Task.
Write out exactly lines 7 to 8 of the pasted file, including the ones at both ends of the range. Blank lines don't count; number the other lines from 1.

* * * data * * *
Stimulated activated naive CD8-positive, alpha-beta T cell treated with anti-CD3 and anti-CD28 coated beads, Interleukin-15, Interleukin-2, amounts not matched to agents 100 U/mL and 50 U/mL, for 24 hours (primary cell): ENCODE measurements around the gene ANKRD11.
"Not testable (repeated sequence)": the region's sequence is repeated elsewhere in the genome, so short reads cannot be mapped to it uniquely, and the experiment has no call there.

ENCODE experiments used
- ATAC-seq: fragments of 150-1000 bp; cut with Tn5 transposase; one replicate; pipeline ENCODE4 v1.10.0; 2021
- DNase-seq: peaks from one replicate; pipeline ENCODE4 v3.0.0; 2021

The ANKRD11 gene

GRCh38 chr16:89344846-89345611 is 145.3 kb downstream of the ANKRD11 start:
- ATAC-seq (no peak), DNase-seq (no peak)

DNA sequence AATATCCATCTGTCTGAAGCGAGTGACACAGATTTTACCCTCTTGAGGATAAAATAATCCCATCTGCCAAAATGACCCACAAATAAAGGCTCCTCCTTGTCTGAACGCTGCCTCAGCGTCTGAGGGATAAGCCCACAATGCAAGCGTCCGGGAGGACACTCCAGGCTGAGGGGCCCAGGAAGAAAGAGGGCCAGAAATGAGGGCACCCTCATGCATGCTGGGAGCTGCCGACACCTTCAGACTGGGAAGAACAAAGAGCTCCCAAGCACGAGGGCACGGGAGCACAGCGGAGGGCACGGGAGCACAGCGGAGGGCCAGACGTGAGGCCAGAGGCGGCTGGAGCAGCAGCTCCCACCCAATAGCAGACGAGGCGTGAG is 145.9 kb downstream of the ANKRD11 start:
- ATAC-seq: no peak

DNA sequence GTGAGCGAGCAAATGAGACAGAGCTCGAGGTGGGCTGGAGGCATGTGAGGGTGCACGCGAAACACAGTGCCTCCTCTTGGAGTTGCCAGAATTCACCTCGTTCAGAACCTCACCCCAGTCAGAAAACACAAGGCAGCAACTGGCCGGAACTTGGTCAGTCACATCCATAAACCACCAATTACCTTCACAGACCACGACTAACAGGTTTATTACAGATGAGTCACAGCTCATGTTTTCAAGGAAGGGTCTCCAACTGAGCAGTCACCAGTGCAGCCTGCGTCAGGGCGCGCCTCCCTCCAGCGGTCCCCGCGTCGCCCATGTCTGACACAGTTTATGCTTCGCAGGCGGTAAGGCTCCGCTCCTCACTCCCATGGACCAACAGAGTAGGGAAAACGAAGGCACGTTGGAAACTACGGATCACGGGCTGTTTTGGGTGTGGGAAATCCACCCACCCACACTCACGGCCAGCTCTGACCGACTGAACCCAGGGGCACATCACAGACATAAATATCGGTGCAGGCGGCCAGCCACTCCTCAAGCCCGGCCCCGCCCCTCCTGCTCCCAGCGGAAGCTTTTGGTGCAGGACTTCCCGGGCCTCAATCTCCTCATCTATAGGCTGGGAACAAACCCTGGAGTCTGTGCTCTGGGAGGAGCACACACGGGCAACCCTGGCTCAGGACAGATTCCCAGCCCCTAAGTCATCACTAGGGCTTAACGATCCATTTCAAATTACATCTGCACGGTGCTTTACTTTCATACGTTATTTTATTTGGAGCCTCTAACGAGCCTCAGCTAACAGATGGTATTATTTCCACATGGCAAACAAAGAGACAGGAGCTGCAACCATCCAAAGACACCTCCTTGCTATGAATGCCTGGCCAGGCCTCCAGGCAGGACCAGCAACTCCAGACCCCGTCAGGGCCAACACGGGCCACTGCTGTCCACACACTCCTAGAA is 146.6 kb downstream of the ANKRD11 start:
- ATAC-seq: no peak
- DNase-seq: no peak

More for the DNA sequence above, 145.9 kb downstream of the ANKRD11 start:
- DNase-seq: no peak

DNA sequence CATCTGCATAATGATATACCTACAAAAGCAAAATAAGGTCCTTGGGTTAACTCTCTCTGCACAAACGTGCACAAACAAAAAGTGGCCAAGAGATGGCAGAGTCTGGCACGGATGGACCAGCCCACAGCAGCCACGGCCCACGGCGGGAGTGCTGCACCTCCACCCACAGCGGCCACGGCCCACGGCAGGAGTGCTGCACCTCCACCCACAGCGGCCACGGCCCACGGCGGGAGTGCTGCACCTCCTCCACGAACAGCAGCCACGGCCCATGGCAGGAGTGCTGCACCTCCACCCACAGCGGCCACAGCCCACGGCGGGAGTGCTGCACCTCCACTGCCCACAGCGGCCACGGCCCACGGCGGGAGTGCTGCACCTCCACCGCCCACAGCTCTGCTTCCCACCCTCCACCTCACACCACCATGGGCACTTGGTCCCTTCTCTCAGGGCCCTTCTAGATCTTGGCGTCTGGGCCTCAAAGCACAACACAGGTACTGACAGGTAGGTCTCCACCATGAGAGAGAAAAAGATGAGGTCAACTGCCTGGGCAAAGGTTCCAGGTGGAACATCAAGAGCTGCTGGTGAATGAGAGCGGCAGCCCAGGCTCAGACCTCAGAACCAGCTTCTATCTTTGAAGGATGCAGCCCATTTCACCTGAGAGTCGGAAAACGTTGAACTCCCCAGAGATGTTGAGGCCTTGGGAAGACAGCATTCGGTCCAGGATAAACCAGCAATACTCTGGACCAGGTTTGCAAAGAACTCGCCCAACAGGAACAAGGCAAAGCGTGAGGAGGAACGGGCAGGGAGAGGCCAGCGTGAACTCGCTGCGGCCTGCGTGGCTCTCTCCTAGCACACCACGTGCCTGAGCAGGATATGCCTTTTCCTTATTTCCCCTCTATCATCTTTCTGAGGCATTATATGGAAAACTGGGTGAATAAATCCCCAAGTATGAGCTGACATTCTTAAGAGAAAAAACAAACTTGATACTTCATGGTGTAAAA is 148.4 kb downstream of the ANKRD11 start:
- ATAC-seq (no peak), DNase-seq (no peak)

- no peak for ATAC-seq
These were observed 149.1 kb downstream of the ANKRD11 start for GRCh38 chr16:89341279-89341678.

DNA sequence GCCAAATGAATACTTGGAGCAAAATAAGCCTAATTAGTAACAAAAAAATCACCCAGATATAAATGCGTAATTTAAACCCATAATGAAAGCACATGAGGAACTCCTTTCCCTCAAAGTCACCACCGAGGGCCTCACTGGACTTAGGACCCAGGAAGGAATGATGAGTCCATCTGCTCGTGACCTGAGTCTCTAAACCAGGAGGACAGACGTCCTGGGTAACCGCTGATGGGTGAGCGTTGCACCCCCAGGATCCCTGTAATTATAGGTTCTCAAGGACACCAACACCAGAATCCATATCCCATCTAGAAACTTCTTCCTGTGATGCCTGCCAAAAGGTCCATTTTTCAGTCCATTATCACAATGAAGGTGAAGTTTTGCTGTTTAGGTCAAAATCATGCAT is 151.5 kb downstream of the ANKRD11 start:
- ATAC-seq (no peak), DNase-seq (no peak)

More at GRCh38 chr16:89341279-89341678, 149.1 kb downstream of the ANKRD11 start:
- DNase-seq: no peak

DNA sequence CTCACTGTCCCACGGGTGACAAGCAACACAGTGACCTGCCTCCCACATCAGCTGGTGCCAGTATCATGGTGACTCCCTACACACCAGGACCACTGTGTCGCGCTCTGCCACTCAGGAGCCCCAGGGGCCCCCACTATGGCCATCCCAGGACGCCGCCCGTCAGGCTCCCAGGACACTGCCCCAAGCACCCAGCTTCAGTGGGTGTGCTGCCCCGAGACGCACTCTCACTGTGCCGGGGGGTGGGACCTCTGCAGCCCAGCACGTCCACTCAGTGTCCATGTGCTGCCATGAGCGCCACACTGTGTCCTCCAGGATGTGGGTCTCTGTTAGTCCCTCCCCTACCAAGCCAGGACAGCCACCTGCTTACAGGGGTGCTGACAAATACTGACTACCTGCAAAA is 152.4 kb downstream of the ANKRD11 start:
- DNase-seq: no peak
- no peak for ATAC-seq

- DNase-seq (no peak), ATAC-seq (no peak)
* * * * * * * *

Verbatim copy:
GRCh38 chr16:89344846-89345611 is 145.3 kb downstream of the ANKRD11 start:
- ATAC-seq (no peak), DNase-seq (no peak)